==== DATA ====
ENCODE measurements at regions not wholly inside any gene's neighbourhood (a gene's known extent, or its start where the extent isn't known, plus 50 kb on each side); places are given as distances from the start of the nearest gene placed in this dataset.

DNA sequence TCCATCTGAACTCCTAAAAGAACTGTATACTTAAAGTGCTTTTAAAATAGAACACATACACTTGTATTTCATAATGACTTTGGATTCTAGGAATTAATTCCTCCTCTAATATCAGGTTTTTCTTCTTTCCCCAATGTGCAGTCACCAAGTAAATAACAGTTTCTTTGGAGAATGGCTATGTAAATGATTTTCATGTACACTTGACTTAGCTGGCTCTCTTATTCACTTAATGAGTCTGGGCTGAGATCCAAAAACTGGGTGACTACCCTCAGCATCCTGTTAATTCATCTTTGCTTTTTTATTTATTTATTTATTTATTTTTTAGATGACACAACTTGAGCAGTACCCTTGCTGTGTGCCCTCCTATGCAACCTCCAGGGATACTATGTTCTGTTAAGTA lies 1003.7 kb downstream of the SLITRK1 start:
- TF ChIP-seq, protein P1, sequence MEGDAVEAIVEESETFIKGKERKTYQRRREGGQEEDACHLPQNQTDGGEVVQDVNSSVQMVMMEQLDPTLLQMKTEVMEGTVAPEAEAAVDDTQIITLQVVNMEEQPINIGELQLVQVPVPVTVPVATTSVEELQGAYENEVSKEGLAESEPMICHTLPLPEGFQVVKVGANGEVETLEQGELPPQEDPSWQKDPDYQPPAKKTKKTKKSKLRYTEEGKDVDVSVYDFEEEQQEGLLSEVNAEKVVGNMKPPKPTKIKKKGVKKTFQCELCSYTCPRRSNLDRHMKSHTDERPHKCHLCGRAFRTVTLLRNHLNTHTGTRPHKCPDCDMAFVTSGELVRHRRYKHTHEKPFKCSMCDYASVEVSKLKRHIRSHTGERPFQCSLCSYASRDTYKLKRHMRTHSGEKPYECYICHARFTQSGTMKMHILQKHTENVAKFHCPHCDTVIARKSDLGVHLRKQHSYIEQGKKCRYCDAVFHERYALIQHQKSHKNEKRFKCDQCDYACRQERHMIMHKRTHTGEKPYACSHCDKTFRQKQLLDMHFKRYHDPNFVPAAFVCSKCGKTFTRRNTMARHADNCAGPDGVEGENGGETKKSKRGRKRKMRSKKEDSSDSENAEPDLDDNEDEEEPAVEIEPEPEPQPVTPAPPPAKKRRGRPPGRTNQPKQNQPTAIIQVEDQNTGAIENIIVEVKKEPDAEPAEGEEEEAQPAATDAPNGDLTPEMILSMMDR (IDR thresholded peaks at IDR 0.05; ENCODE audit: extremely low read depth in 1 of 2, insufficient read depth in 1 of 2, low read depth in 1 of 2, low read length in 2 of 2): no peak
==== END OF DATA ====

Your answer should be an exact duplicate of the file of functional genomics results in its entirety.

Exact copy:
ENCODE measurements at regions not wholly inside any gene's neighbourhood (a gene's known extent, or its start where the extent isn't known, plus 50 kb on each side); places are given as distances from the start of the nearest gene placed in this dataset.

DNA sequence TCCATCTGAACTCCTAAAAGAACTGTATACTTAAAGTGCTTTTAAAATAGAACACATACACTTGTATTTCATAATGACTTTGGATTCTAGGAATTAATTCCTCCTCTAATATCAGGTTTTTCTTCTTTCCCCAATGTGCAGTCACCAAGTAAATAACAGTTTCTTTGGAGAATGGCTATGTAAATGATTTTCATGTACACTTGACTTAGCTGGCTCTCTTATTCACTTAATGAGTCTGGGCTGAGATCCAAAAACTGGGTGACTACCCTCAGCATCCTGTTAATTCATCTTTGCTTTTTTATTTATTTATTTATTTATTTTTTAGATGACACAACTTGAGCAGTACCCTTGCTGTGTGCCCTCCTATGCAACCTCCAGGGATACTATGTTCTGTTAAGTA lies 1003.7 kb downstream of the SLITRK1 start:
- TF ChIP-seq, protein P1, sequence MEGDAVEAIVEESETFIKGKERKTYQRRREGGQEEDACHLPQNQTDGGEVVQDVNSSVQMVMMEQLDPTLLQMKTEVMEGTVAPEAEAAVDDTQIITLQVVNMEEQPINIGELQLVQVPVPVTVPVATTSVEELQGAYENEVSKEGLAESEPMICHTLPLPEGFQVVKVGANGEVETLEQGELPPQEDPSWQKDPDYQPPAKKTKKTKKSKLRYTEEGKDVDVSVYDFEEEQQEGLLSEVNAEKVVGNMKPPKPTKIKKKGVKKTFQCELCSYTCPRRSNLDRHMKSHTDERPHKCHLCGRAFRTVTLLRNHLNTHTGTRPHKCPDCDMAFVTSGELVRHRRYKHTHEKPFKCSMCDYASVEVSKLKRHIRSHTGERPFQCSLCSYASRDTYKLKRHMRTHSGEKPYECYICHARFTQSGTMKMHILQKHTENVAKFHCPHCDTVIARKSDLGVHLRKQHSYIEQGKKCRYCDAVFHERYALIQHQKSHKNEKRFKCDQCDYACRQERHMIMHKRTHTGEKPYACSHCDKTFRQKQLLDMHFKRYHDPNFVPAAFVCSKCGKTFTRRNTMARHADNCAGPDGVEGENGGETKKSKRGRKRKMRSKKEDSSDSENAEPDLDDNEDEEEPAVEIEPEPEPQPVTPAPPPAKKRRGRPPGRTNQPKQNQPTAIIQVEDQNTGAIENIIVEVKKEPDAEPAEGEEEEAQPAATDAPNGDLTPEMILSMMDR (IDR thresholded peaks at IDR 0.05; ENCODE audit: extremely low read depth in 1 of 2, insufficient read depth in 1 of 2, low read depth in 1 of 2, low read length in 2 of 2): no peak